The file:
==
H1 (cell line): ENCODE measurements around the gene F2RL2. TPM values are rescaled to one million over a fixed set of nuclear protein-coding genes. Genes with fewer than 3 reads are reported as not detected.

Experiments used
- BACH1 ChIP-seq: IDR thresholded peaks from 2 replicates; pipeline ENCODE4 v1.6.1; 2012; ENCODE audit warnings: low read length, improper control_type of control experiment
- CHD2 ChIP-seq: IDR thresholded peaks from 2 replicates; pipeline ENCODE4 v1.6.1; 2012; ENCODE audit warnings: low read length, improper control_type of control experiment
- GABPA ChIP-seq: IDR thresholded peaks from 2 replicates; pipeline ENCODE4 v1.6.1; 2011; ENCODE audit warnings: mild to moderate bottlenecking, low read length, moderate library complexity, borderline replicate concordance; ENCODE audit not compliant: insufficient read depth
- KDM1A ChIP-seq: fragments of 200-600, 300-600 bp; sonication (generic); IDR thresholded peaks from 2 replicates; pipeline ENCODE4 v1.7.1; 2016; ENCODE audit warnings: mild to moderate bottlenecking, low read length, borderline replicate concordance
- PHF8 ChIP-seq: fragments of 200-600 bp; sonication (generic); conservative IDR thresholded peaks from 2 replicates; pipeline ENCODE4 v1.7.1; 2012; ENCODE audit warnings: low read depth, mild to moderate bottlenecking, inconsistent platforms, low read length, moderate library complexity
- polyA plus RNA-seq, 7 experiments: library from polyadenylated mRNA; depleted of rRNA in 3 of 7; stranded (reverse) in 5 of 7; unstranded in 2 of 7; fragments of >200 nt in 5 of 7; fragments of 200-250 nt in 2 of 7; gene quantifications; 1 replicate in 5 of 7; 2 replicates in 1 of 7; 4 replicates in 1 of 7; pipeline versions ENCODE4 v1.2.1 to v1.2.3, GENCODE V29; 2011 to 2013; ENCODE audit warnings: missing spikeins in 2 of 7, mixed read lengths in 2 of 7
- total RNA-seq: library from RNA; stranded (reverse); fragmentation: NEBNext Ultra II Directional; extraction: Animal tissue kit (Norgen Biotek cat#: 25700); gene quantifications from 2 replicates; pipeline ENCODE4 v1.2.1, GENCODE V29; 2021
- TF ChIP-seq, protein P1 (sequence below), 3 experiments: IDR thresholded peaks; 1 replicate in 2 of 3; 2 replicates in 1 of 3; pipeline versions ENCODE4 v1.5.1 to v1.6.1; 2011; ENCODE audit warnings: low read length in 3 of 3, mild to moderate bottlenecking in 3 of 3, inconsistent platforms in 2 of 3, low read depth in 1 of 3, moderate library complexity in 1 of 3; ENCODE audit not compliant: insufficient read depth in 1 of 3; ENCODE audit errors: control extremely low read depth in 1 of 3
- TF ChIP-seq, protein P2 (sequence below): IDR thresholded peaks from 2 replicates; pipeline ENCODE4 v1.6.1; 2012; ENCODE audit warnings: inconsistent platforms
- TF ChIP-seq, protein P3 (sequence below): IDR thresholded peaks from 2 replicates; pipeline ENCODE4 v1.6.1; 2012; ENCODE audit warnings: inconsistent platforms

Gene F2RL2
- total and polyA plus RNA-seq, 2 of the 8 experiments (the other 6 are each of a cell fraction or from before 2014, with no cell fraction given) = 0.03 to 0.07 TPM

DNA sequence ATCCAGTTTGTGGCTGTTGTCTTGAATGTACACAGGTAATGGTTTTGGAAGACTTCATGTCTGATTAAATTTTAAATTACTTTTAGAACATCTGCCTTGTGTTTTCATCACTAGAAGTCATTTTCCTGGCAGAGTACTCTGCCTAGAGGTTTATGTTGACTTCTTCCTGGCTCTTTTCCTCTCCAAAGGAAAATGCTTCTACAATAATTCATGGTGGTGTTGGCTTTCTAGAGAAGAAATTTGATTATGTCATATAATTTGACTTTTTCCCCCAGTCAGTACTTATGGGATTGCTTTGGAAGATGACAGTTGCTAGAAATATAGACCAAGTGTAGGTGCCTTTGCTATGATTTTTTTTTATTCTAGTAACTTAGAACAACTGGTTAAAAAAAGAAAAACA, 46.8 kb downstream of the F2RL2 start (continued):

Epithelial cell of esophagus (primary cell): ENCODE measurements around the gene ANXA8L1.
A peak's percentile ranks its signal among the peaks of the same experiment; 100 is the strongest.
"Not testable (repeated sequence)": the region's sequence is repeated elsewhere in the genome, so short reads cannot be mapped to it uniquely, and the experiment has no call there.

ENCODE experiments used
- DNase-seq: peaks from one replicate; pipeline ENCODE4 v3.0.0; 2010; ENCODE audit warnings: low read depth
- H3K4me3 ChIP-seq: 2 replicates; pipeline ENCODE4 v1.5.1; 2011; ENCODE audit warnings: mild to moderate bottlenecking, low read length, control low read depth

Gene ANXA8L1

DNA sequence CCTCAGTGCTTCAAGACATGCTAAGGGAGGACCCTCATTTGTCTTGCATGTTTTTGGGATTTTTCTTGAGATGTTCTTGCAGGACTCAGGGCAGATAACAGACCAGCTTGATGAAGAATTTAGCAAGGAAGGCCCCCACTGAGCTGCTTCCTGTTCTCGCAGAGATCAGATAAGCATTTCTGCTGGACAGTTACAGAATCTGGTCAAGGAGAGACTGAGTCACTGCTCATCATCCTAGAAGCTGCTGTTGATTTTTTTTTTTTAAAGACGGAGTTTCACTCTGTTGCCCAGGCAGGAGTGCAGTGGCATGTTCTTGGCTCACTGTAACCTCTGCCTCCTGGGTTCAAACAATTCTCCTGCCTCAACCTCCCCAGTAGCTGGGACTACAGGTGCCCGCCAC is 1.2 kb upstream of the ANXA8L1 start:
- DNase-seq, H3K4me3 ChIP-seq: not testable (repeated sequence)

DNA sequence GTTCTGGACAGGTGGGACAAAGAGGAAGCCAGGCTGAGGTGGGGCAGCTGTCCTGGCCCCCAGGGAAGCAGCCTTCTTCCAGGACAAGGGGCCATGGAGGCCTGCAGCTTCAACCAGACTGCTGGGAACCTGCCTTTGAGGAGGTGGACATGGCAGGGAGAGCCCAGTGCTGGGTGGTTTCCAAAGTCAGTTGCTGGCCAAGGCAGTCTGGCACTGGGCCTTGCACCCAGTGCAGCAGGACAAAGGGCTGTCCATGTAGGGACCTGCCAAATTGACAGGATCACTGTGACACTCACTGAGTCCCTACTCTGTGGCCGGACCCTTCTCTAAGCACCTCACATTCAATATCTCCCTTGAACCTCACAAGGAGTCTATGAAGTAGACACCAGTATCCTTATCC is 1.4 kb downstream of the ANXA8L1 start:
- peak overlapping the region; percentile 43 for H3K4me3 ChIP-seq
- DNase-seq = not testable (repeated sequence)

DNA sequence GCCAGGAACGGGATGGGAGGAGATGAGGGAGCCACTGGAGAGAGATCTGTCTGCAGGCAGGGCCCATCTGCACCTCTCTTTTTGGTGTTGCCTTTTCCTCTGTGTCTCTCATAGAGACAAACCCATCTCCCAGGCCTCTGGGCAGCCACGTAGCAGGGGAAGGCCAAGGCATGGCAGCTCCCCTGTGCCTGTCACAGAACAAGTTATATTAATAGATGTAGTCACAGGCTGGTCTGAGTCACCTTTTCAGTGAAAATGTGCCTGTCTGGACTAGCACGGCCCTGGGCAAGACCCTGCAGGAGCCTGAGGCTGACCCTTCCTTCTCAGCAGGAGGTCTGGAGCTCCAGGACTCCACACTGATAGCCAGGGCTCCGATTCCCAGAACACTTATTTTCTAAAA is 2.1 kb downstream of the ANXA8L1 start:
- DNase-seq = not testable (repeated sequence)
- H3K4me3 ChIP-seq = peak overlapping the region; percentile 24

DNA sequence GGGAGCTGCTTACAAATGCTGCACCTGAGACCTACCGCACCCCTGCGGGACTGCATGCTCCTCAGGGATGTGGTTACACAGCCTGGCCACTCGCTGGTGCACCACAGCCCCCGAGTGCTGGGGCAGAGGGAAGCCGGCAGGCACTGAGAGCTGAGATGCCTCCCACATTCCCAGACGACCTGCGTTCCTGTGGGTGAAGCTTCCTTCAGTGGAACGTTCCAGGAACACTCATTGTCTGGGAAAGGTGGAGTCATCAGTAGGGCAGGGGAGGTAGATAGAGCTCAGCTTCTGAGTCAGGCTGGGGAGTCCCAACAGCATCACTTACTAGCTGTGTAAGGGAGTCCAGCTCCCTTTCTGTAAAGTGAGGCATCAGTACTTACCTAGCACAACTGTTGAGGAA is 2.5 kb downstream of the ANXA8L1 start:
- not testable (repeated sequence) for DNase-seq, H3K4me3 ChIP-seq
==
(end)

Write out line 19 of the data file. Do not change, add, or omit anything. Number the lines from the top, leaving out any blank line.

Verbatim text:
ENCODE experiments used